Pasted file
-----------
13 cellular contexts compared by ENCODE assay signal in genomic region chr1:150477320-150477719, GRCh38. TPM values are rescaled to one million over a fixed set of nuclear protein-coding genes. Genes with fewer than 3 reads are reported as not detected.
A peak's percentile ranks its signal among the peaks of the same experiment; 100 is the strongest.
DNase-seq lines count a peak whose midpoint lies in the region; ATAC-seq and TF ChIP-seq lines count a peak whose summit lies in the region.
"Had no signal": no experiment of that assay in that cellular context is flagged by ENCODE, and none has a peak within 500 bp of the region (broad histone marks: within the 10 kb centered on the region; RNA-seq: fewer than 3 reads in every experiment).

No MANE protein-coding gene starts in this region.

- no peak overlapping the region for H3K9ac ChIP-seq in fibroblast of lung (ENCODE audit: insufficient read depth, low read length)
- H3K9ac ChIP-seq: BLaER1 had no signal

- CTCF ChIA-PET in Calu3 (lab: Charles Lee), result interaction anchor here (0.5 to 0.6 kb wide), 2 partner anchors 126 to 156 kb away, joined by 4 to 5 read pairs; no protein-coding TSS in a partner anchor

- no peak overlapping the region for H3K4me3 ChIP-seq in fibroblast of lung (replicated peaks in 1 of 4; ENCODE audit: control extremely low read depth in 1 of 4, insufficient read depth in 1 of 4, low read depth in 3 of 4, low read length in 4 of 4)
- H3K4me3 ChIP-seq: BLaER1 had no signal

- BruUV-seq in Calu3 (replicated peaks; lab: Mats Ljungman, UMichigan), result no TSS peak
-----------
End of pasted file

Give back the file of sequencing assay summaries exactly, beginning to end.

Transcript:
13 cellular contexts compared by ENCODE assay signal in genomic region chr1:150477320-150477719, GRCh38. TPM values are rescaled to one million over a fixed set of nuclear protein-coding genes. Genes with fewer than 3 reads are reported as not detected.
A peak's percentile ranks its signal among the peaks of the same experiment; 100 is the strongest.
DNase-seq lines count a peak whose midpoint lies in the region; ATAC-seq and TF ChIP-seq lines count a peak whose summit lies in the region.
"Had no signal": no experiment of that assay in that cellular context is flagged by ENCODE, and none has a peak within 500 bp of the region (broad histone marks: within the 10 kb centered on the region; RNA-seq: fewer than 3 reads in every experiment).

No MANE protein-coding gene starts in this region.

- no peak overlapping the region for H3K9ac ChIP-seq in fibroblast of lung (ENCODE audit: insufficient read depth, low read length)
- H3K9ac ChIP-seq: BLaER1 had no signal

- CTCF ChIA-PET in Calu3 (lab: Charles Lee), result interaction anchor here (0.5 to 0.6 kb wide), 2 partner anchors 126 to 156 kb away, joined by 4 to 5 read pairs; no protein-coding TSS in a partner anchor

- no peak overlapping the region for H3K4me3 ChIP-seq in fibroblast of lung (replicated peaks in 1 of 4; ENCODE audit: control extremely low read depth in 1 of 4, insufficient read depth in 1 of 4, low read depth in 3 of 4, low read length in 4 of 4)
- H3K4me3 ChIP-seq: BLaER1 had no signal

- BruUV-seq in Calu3 (replicated peaks; lab: Mats Ljungman, UMichigan), result no TSS peak